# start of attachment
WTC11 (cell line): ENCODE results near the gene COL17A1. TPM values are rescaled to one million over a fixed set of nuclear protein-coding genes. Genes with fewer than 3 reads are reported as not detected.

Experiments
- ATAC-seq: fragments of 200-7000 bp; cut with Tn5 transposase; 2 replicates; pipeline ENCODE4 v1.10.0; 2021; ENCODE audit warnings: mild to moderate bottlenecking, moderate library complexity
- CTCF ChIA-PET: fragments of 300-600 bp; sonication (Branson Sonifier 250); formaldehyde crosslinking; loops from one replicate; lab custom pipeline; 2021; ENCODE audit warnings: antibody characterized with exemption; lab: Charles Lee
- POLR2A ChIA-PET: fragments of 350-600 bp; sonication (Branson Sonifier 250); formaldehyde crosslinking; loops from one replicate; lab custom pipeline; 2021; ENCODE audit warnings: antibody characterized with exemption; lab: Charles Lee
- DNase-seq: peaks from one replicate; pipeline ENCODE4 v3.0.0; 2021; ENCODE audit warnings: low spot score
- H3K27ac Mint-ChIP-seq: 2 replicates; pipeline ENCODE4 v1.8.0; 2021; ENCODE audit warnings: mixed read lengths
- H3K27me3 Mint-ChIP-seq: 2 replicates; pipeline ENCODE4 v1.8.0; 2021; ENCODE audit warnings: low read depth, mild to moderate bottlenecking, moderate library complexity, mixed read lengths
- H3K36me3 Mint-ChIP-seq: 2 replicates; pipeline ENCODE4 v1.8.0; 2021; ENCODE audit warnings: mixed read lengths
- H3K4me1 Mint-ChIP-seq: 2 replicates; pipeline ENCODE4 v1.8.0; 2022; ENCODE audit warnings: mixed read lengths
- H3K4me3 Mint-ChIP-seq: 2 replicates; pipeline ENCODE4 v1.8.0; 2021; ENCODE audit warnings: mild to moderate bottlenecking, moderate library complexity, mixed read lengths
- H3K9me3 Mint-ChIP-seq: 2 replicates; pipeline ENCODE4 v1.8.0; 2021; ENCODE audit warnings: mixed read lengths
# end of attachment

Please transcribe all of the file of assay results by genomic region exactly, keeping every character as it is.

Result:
WTC11 (cell line): ENCODE results near the gene COL17A1. TPM values are rescaled to one million over a fixed set of nuclear protein-coding genes. Genes with fewer than 3 reads are reported as not detected.

Experiments
- ATAC-seq: fragments of 200-7000 bp; cut with Tn5 transposase; 2 replicates; pipeline ENCODE4 v1.10.0; 2021; ENCODE audit warnings: mild to moderate bottlenecking, moderate library complexity
- CTCF ChIA-PET: fragments of 300-600 bp; sonication (Branson Sonifier 250); formaldehyde crosslinking; loops from one replicate; lab custom pipeline; 2021; ENCODE audit warnings: antibody characterized with exemption; lab: Charles Lee
- POLR2A ChIA-PET: fragments of 350-600 bp; sonication (Branson Sonifier 250); formaldehyde crosslinking; loops from one replicate; lab custom pipeline; 2021; ENCODE audit warnings: antibody characterized with exemption; lab: Charles Lee
- DNase-seq: peaks from one replicate; pipeline ENCODE4 v3.0.0; 2021; ENCODE audit warnings: low spot score
- H3K27ac Mint-ChIP-seq: 2 replicates; pipeline ENCODE4 v1.8.0; 2021; ENCODE audit warnings: mixed read lengths
- H3K27me3 Mint-ChIP-seq: 2 replicates; pipeline ENCODE4 v1.8.0; 2021; ENCODE audit warnings: low read depth, mild to moderate bottlenecking, moderate library complexity, mixed read lengths
- H3K36me3 Mint-ChIP-seq: 2 replicates; pipeline ENCODE4 v1.8.0; 2021; ENCODE audit warnings: mixed read lengths
- H3K4me1 Mint-ChIP-seq: 2 replicates; pipeline ENCODE4 v1.8.0; 2022; ENCODE audit warnings: mixed read lengths
- H3K4me3 Mint-ChIP-seq: 2 replicates; pipeline ENCODE4 v1.8.0; 2021; ENCODE audit warnings: mild to moderate bottlenecking, moderate library complexity, mixed read lengths
- H3K9me3 Mint-ChIP-seq: 2 replicates; pipeline ENCODE4 v1.8.0; 2021; ENCODE audit warnings: mixed read lengths